So for example, if you have ice cream and you spend the whole time going I shouldn't eat this or you go I shouldn't have eaten that, it was really bad, I need to make up for it. It really negates some of the satisfaction that you're going to have as a result of having eaten that, especially if you're like, well, as soon as I have ice cream or something indulgent, it marks the start of a new diet. You can imagine how your brain's going to constantly be going and coming back to it. So as long as you have a sense of emotional restriction, even if there is no physical restriction, chances are you're going to feel like you're obsessed with food and what you're eating. The food obsession thing also can be a bit of a pattern in the brain. So let's say you've spent your whole life being obsessed with food. It's something that's just-
You're used to thinking about it.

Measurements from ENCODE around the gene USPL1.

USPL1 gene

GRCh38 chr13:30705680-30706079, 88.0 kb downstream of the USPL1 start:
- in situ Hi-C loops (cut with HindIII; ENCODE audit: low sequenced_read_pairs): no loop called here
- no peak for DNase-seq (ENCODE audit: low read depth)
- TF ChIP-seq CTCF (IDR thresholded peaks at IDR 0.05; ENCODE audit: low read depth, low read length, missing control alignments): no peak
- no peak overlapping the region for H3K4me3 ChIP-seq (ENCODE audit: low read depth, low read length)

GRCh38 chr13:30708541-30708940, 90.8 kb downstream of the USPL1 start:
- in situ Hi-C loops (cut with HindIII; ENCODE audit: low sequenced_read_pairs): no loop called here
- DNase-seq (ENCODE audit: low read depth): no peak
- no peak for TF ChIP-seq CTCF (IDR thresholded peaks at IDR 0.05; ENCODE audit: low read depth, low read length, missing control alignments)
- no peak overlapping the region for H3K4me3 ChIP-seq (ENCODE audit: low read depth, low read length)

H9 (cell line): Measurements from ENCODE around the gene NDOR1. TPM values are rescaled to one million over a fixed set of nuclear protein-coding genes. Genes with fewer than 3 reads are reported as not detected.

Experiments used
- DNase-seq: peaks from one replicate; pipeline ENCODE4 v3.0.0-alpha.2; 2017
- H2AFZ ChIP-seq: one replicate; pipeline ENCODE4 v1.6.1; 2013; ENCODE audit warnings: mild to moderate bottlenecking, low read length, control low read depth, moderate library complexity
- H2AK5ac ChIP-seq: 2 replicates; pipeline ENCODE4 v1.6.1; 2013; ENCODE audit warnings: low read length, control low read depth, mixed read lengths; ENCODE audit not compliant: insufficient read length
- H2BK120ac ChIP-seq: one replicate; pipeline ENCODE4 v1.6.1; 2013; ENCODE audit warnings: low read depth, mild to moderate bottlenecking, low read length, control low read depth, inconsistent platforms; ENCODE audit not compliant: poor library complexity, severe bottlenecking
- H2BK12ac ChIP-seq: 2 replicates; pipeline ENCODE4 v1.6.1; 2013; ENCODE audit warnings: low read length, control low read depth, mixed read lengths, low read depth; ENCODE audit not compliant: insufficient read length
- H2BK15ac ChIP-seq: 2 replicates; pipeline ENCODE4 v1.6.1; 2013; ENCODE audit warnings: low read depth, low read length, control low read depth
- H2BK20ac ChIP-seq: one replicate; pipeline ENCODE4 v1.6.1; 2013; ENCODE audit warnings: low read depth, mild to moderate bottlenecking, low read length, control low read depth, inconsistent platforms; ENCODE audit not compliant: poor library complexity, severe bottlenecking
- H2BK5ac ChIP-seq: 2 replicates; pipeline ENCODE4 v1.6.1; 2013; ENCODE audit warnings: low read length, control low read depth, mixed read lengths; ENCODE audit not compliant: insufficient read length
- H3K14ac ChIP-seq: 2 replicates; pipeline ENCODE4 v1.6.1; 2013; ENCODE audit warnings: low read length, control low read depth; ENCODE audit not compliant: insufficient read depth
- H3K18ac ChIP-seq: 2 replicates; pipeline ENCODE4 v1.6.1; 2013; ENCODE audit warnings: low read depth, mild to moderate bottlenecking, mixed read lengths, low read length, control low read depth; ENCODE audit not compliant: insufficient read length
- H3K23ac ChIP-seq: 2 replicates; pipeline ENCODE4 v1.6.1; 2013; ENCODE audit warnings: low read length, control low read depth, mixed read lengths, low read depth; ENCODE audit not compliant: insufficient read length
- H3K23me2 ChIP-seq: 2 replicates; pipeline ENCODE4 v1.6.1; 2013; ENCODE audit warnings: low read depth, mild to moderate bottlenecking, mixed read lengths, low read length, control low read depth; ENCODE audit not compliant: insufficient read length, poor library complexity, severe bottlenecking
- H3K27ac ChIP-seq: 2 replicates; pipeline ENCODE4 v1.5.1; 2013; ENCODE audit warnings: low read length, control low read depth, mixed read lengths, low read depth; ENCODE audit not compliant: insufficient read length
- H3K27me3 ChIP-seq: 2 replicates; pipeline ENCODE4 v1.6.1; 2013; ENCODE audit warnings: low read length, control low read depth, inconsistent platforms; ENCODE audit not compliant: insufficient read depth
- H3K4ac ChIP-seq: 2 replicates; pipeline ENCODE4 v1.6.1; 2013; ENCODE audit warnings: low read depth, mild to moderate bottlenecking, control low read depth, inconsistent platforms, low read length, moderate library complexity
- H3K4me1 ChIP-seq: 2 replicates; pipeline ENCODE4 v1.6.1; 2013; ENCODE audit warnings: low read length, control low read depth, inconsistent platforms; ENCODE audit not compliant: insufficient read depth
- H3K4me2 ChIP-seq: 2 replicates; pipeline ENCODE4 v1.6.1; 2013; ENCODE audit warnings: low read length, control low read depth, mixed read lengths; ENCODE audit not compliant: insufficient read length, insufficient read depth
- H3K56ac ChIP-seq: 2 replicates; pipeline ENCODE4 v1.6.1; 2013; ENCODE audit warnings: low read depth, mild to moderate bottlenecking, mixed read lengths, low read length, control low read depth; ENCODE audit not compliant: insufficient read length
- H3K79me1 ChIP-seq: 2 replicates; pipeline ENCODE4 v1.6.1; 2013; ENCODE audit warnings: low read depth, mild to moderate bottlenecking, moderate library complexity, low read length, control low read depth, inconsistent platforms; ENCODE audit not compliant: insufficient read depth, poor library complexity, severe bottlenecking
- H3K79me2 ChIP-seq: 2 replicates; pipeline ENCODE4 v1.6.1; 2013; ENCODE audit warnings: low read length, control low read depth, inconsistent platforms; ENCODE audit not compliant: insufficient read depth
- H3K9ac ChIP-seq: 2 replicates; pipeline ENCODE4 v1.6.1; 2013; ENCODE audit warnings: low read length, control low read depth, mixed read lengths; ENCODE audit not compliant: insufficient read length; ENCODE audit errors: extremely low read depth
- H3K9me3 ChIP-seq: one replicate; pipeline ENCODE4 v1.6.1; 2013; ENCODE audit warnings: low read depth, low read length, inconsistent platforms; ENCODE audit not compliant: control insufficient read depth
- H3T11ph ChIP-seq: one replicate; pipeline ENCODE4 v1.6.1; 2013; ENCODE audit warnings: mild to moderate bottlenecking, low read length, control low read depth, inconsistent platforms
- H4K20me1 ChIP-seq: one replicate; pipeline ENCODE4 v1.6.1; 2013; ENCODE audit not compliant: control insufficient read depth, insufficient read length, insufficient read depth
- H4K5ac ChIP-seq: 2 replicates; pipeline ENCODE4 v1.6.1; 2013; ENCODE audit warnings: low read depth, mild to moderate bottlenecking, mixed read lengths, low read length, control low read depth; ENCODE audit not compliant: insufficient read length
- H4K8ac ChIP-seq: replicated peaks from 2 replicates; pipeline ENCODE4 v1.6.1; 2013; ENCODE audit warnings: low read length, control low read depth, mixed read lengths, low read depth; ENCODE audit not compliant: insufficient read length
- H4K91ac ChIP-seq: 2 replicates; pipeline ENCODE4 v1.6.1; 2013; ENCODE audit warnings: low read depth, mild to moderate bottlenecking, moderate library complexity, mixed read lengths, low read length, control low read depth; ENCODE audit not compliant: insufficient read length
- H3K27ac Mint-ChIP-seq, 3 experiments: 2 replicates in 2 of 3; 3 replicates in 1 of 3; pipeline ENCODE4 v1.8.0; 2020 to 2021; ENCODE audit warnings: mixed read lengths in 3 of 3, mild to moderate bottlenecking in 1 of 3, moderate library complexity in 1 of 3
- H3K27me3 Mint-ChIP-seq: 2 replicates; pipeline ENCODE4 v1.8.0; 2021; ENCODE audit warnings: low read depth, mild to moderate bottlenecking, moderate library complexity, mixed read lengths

You're used to thinking about it, and so it becomes your default pattern. It might be default conversations that you have with your friends because they're equally obsessed with food and you know this is the same thing you can talk about. When you lie in bed at night, this is kind of that time that you always reserve for going through what you ate. So we do want to try and interrupt some of these passions that you currently have. And so when you notice a food thought, you can go, okay, that's a food thought. And something you can try to do is actively decide to change the channel in your brain like a radio. We've talked about that before. But a very important thing to do is just checking how many food rules you still have in your brain and identifying whether or not you still feel guilty about the foods that you're eating, whether or not you have abundance of these rules telling you, you know I have sugar, you know I have fat, you know I have all these things, of course you're going to be obsessed because you have that emotional restriction going on. Another thing that contributes, sorry I'm going on a whole tangent, is let's say you're on Instagram and 80% of the content you follow is nutrition, health, wellness content, yes, that is going to influence your brain, you're going to think those are the most important things. What we want to be seeing is that you have multi-interests in your life, that there are other things that your brain can actually take on board, whether it's following things that you're, hobbies that you're interested in, or like a book club, or whatever it is going to be, but checking your media. So most people these days, I did a poll recently with millennials, and I asked a whole bunch of friends, I was like, tell me how many hours you spend on social media each day, or on your phones, because whether you're reading the news, that's also gonna help, it's gonna influence your brain, and typically it was around between two to six hours on average every single day is how much time people are spending on their phones, and at least an hour on social media each day. So it used to be that you are a product of who you spend the most time with. These days, it's much more accurate to say you are a product of who you follow and who you subscribe to and what you read online. So just think about as well how much time are you allowing, how much free time are you allowing to be taken up by thoughts around food and thinking, around calories or tracking things in an app or weighing yourself and all the different things that we do. And if you feel like you're doing things like body checking and you feel like this does feel like an obsession, maybe it is an obsession. Maybe having a professional to help guide you into removing this obsession is going to be really helpful. That could look like a psychologist, a counselor, a psychiatrist, a non-diet dietitian, a GP who's holistic and really gets it. I really think that's useful in having someone who's going to support you to end your food obsession because you don't have to live your life being controlled by food thoughts. You absolutely do not. Because I feel like even when I was constantly thinking about food, this is when you don't really have time for hobbies because you're working, you're seeing your friends and then it just overtakes your whole brain and it's all you can think about. Whereas when you step back, all these new great things can have space comes back to food. When I was in university, would have been about 18, 19 years old, my friendship group, I found this friendship group that was kind of like the kind of friendship group you only see on like a Hallmark movie. I was like, I didn't know those kinds of friendships could exist, so you had this girl gang of us and we got along so well. We were all studying nutrition and dietetics. And one day we had a group chat where it was decided, apparently unanimously, that we weren't allowed to talk about food anymore. In spite of the chat, they decided that we talk about food enough during university and between us as friends, we don't also need to talk about food. And on reflection, it was amazing, but on reflection, I think about, well, probably what was happening is I was in my eating disorder days and I was obsessively talking about food, and I was triggering others to not feel amazing about food, and changing the energy of the group, and the group decided this is a food-free zone. And I think it was a really big part of me recovering, because I actually had a space where it wasn't something I could fall back on, where I had to be a more diverse and interesting creature than simply the calories I consumed. And I wonder if there's something you could learn from doing this in your life, creating more food-free zones where either there are relationships in your life where you go, you know what, every time I see that person, we always chat about how much we're eating and how much weight we've lost. Maybe we just either have a chat to that person like my friends with me. We temporarily pull back for just like a little moment while we recover. You could explain to them, it's not good for my mental health when we have these conversations, but creating more pockets, whether it's on social media, where food is not something that gets through rain, I think that's useful.